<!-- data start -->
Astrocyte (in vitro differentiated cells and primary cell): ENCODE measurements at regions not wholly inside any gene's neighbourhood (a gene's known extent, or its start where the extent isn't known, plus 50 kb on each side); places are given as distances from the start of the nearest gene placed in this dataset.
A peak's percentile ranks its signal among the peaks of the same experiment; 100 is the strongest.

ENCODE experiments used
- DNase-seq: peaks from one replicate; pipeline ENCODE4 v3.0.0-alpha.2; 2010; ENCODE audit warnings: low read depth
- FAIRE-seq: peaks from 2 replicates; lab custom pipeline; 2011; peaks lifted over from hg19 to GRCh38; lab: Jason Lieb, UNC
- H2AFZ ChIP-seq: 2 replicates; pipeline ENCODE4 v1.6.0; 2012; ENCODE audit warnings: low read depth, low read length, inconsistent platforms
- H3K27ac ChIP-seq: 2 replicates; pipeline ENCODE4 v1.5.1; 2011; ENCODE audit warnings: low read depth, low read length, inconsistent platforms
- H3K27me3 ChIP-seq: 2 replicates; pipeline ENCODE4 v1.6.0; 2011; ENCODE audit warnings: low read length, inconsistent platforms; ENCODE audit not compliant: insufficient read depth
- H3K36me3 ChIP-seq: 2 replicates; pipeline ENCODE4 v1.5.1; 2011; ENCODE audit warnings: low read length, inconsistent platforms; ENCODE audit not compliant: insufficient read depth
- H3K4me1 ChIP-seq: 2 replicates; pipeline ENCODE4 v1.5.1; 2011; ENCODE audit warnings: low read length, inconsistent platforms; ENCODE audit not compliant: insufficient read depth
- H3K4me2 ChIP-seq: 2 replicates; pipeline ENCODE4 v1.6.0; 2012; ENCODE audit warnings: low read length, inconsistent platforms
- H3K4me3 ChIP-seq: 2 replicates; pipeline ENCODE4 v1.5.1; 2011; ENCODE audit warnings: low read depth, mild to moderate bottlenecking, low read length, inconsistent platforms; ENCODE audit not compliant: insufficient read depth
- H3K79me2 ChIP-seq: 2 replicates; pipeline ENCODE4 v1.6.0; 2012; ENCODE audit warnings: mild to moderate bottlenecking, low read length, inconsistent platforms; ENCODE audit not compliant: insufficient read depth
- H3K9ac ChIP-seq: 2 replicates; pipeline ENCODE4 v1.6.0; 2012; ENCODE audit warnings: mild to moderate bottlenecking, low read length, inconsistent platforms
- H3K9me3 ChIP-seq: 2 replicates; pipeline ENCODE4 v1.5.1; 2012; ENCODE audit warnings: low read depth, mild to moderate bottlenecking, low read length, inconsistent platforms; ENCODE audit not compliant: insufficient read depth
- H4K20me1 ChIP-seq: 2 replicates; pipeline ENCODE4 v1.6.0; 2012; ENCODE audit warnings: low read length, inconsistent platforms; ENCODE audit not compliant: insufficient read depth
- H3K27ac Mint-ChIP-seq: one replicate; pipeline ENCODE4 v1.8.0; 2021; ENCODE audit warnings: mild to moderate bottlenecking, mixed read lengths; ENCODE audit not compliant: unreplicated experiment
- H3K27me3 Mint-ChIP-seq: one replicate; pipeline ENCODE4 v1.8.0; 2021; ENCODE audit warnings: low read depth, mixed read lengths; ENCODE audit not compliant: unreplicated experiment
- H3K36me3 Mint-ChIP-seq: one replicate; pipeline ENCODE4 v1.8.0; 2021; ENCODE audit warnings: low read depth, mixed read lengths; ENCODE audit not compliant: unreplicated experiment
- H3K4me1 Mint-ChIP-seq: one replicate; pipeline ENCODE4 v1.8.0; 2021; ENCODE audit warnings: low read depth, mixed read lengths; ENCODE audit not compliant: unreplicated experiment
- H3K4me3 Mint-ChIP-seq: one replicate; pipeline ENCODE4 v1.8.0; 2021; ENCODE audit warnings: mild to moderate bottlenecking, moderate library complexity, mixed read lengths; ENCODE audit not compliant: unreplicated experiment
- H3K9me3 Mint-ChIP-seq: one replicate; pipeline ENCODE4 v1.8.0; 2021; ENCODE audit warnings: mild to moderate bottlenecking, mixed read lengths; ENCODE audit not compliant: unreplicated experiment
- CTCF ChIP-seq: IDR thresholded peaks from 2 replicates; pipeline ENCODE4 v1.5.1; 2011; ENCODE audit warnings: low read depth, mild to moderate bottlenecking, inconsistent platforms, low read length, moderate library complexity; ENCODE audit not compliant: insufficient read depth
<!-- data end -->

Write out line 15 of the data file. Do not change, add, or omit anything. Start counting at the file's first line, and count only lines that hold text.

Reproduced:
- H3K9me3 ChIP-seq: 2 replicates; pipeline ENCODE4 v1.5.1; 2012; ENCODE audit warnings: low read depth, mild to moderate bottlenecking, low read length, inconsistent platforms; ENCODE audit not compliant: insufficient read depth